Day 295: Explaining the Magic

A good magician never reveals his tricks.

Magic systems are always one of my favorite things in fiction. They open up a new realm of fantastical possibilities that could make the world of the story infinitely more complex and interesting. From spell-books to unicorns and dragons, I’ve been a sucker for the fantastical my entire life.

Yet it’s abundantly clear that more and more fiction writers don’t understand what makes magic so… magical (That was fucking terrible, I’m so sorry). How so? They keep fucking explaining how it works!

So many movies TV shows, books and other such things nowadays spend so much time explaining how the magic system in their world works. “It’s not magic, it’s actually a microscopic life form found in all living things!” “Magic is the art of the sorcerer willing the vibrations in the air to do their whims!” So on and so fucking forth.

This is a problem especially prevalent in long and extremely successful. Fans see the magic and the magical creatures within the world, and they catch their fascination. They want to know how they work. Or at least, they think they do.

Here’s the problem: if the magic is explained, then the magic is gone. At that point, it isn’t something fantastical and impossible. It’s science. Visually interesting and intense science, yes, but science nonetheless.

For example, let’s look at the first Thor movie. Instead of letting Thor’s lightning powers and the different devices of Asgard simply be magic and be done with it, the story grinds to a halt so Thor can explain that it’s all science to Natalie Portman. It doesn’t benefit the story, world or characters in any way. It grinds everything to a halt to drop some exposition onto the audience and lessen their interest in the world.

Think of it this way. Would the Ring from the Lord of the Rings be so terrifying if you knew how it worked? If Gandalf spent ten minutes in Fellowship of the Ring telling Frodo that the Ring gave the wearer whatever they wanted by manipulating the particles in the air around them somehow, would the story be any better?  Or if he explained that it released a specialized pheromone that tempted people to take it for themselves? The answer is no!

We don’t need to know how the Ring works. Breaking it down into a science removes all the threat and intrigue of the item. This isn’t Star Trek, where the science of the different machines is… well, science.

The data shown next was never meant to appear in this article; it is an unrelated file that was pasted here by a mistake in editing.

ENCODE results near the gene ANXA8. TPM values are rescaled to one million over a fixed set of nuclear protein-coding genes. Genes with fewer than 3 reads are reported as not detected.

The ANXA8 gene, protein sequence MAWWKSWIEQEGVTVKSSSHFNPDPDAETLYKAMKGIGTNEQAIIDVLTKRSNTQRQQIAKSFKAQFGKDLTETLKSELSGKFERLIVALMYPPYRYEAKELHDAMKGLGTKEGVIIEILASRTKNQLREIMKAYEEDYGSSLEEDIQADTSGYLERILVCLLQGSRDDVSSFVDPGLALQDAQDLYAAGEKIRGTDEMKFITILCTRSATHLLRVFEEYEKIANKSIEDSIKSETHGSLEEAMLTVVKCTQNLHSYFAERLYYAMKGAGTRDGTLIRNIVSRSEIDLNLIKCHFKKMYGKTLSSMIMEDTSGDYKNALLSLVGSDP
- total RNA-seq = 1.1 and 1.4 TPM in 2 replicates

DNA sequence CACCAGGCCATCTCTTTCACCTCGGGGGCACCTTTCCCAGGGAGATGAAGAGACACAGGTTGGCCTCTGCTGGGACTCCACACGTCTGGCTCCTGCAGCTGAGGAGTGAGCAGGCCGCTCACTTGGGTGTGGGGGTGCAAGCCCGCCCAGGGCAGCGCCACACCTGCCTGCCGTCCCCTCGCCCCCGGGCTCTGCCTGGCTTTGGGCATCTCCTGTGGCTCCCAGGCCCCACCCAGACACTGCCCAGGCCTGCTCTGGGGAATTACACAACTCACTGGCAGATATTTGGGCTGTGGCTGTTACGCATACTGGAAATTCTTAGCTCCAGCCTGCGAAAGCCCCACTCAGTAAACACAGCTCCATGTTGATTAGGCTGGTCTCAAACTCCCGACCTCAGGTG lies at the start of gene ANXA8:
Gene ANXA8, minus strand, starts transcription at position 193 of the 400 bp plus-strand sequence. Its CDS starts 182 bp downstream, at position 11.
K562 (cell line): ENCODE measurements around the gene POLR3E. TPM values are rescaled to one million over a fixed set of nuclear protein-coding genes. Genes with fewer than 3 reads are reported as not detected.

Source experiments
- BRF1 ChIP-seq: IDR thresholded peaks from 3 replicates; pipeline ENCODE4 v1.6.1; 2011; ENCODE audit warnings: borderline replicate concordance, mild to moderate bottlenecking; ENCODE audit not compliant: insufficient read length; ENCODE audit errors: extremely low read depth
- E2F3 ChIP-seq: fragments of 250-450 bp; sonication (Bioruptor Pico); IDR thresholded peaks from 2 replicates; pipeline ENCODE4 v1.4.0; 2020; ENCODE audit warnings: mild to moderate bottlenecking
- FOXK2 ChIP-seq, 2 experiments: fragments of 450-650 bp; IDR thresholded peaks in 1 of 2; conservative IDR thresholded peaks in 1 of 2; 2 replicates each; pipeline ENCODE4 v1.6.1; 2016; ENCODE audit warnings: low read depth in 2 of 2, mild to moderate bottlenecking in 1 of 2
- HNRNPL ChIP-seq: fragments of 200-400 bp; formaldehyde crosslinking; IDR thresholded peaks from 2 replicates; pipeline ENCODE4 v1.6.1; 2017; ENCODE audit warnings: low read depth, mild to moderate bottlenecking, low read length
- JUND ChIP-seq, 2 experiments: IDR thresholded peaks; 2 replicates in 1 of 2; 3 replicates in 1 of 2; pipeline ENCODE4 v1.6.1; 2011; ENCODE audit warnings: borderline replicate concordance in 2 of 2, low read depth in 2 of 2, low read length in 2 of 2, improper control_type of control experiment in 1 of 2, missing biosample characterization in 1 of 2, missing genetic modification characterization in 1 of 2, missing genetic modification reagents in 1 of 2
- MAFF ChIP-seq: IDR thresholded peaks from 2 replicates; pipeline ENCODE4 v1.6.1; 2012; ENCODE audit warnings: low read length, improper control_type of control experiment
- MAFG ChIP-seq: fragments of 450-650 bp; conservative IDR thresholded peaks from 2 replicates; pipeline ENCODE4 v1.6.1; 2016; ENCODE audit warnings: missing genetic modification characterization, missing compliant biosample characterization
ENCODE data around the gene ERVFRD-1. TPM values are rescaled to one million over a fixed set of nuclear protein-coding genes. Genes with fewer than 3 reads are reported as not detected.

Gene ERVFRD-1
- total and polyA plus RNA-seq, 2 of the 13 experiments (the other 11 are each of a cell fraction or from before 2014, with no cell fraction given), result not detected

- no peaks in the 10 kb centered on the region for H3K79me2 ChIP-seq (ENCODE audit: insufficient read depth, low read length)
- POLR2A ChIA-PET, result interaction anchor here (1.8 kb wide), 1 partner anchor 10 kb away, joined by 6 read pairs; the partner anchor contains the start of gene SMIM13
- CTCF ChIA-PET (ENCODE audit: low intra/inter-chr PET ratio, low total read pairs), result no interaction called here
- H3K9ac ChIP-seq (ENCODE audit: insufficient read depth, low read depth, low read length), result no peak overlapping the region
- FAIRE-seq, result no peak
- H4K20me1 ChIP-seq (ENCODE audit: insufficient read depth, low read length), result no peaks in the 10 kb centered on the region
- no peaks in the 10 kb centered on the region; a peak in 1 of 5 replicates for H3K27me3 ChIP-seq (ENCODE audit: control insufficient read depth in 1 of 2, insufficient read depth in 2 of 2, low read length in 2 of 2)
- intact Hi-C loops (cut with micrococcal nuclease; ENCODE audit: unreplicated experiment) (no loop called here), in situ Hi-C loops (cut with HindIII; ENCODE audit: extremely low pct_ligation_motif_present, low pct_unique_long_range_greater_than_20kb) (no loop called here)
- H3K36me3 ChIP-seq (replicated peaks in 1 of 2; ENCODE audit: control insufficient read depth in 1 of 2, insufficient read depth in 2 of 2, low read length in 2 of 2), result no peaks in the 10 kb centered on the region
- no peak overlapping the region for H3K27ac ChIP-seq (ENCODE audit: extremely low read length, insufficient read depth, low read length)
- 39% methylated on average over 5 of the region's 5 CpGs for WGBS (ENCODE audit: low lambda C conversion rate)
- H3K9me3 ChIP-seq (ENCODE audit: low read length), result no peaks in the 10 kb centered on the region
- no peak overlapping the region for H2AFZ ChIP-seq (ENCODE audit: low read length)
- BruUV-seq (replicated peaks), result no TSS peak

Intriguing magic works in a similar way to intriguing monsters. Think about it: when you watch a horror movie, which do you find scarier? A mysterious creatures beyond human comprehension and understanding that defies the laws of nature? Or a monster that the human race understands like the back of their hand?

In the end, it boils down to mystery. Nothing is more intriguing than a mystery. It gets you interested, makes you ask questions, and forces you to think in order to solve it. But sometimes, the most thrilling mysteries can’t be solved.

Magic is so interesting because it’s mysterious. You don’t need to know how it works, because it would slaughter the intrigue of it if you knew. For example, the original Avatar: The Last Airbender knew never to waste the audiences time by explaining how the Avatar is reincarnated, or how they can bend all four elements. The Avatar was something unique and interesting, and the show knew that it wouldn’t benefit them in any way to explain it.

Something that The Legend of Korra completely failed to understand.

Who cares how the people can bend the elements? They just can, because it’s magic. We don’t need to know how Harry and his friends can lift a feather by waving their wand and muttering Latin (at least I think it was Latin, it might’ve just been gobbledygook)! It’s magic, and that’s all we need to know!

Let this be a bit of advice to any writers out there. Never ever explain the magic system of your world. By doing so, you risk sacrificing the ruin and intrigue of your world. Don’t ruin magic by making it something else. Preserve the mystery and just let magic be magical.

Simply put: don’t write Mediclorians into your story. Dodge that bullet.

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